Keble said that if "the Apostolical Church should be forsaken, degraded, nay trampled on and despoiled by the State and people of England, I cannot conceive a kinder wish for her, on the part of her most affectionate and dutiful children, than that she may, consistently, act in the spirit of this most noble sentence". If such a calamity should happen, the Church would have to be constant in intercession. The second duty incumbent upon Christians would be remonstrance: "calm, distinct, and persevering, in public and in private, direct and indirect, by word, look, and demeanour, is the unequivocal duty of every Christian, according to his opportunities, when the Church landmarks are being broken down".
Keble countered against rebellion against an apostatised state: "On the same principle, come what may, we have ill learned the lessons of our Church, if we permit our patriotism to decay, together with the protecting care of the State. "The powers that be are ordained of God," whether they foster the true church or no. Submission and order are still duties. They were so in the days of pagan persecution; and the more of loyal and affectionate feeling we endeavour to mingle with our obedience, the better". Instead, "the surest way to uphold or restore our endangered Church, will be for each of her anxious children, in his own place and station, to resign himself more thoroughly to his God and Saviour in those duties, public and private, which are not immediately affected by the emergencies of the moment: the daily and hourly duties, I mean, of piety, purity, charity, justice".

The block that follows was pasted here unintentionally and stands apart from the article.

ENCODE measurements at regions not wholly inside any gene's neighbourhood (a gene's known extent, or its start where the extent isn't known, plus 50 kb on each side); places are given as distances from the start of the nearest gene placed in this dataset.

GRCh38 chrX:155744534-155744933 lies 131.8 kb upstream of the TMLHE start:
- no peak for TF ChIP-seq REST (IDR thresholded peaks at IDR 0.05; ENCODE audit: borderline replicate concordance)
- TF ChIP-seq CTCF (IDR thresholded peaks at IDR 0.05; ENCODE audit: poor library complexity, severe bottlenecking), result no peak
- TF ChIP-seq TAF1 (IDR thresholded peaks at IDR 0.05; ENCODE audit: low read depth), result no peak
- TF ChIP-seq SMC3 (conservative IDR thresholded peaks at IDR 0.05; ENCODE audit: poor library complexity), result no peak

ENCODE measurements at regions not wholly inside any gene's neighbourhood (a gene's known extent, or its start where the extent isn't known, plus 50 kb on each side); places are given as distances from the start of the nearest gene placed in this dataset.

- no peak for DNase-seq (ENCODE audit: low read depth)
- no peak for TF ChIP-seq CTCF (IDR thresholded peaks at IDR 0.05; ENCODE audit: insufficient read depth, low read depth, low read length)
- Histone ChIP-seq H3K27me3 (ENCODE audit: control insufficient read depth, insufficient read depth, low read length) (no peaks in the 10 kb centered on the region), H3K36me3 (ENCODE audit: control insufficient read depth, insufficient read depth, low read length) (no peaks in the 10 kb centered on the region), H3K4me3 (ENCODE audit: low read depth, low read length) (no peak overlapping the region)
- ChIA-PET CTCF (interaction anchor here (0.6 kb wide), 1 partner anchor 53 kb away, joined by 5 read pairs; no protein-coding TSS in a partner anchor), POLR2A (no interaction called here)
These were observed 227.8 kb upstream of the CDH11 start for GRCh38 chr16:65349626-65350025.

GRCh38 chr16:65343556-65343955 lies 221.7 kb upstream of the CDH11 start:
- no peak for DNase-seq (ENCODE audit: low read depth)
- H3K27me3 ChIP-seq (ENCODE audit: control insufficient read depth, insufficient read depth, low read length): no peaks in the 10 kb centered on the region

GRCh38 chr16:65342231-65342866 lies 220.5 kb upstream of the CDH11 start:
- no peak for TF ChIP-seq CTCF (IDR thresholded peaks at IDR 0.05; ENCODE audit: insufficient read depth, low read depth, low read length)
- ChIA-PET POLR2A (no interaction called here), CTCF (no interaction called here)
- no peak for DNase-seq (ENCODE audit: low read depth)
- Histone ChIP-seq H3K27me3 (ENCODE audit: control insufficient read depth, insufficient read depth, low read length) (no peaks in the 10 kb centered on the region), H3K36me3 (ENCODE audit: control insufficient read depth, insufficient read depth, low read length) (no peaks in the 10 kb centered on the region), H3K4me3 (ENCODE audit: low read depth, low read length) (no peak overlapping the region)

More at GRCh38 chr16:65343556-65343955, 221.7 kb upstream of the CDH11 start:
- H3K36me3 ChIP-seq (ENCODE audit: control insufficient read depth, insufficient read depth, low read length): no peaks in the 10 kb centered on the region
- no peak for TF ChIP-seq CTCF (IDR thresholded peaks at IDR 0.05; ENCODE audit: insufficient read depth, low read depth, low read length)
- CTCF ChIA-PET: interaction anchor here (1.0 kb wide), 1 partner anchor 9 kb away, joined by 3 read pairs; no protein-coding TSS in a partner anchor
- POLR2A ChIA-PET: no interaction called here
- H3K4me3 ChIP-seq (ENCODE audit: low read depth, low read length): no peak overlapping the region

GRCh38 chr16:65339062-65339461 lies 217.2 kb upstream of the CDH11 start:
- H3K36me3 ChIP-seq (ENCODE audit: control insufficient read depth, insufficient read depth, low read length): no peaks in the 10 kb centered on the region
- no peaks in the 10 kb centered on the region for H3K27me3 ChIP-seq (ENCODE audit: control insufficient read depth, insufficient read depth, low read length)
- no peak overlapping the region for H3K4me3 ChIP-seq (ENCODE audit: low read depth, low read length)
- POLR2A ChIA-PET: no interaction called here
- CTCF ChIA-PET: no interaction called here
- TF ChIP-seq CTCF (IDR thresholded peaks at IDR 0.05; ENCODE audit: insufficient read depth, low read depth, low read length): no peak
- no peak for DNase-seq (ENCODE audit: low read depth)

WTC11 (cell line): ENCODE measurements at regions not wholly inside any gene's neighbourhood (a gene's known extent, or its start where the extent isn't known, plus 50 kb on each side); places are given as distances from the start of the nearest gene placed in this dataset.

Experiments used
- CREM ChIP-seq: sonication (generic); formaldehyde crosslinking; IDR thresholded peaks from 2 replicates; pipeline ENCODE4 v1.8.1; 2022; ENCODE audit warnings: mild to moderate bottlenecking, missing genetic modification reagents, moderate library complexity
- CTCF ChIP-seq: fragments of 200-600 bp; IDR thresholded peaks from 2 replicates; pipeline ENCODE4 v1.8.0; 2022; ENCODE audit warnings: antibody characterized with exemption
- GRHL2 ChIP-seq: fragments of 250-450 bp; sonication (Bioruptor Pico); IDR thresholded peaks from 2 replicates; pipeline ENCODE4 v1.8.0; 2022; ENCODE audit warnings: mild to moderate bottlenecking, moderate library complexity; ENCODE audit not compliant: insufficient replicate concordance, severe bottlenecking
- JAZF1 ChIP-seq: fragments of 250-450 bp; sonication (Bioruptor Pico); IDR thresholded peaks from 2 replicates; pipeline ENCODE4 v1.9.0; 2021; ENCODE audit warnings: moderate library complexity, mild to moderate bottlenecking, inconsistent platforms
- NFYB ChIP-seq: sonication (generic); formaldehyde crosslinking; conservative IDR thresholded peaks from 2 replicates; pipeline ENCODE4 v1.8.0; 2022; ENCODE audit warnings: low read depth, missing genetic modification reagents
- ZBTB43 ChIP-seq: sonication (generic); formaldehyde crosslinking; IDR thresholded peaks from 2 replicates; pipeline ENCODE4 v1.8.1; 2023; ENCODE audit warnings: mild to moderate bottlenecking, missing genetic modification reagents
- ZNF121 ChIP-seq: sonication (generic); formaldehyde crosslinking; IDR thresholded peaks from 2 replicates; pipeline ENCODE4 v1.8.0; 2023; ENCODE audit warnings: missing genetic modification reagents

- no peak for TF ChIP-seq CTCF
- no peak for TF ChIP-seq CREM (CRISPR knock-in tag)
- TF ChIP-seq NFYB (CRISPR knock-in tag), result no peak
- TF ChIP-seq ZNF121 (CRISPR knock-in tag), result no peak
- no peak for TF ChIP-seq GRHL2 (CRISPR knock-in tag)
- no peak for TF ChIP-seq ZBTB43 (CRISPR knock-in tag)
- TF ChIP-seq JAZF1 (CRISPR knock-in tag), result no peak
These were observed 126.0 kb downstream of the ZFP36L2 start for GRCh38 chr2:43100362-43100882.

Keble ended his sermon: